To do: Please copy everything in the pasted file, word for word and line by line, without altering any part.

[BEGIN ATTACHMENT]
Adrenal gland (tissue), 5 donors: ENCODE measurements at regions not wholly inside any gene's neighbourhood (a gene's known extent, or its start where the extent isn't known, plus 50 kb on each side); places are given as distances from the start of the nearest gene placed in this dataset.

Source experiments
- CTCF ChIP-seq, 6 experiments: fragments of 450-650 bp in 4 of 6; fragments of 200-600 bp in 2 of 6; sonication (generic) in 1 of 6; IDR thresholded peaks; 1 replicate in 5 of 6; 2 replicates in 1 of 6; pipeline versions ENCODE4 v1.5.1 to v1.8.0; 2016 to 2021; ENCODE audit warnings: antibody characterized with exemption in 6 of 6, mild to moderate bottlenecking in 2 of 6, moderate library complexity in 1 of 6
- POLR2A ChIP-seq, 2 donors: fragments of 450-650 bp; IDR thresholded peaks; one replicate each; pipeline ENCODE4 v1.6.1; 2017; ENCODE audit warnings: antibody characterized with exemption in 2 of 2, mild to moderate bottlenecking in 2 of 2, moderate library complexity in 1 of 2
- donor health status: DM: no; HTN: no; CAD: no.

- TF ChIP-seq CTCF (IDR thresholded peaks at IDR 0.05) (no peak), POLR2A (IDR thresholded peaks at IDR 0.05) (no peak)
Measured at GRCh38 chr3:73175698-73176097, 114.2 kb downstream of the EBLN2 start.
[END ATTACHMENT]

Adrenal gland (tissue), 5 donors: ENCODE measurements at regions not wholly inside any gene's neighbourhood (a gene's known extent, or its start where the extent isn't known, plus 50 kb on each side); places are given as distances from the start of the nearest gene placed in this dataset.

Source experiments
- CTCF ChIP-seq, 6 experiments: fragments of 450-650 bp in 4 of 6; fragments of 200-600 bp in 2 of 6; sonication (generic) in 1 of 6; IDR thresholded peaks; 1 replicate in 5 of 6; 2 replicates in 1 of 6; pipeline versions ENCODE4 v1.5.1 to v1.8.0; 2016 to 2021; ENCODE audit warnings: antibody characterized with exemption in 6 of 6, mild to moderate bottlenecking in 2 of 6, moderate library complexity in 1 of 6
- POLR2A ChIP-seq, 2 donors: fragments of 450-650 bp; IDR thresholded peaks; one replicate each; pipeline ENCODE4 v1.6.1; 2017; ENCODE audit warnings: antibody characterized with exemption in 2 of 2, mild to moderate bottlenecking in 2 of 2, moderate library complexity in 1 of 2
- donor health status: DM: no; HTN: no; CAD: no.

- TF ChIP-seq CTCF (IDR thresholded peaks at IDR 0.05) (no peak), POLR2A (IDR thresholded peaks at IDR 0.05) (no peak)
Measured at GRCh38 chr3:73175698-73176097, 114.2 kb downstream of the EBLN2 start.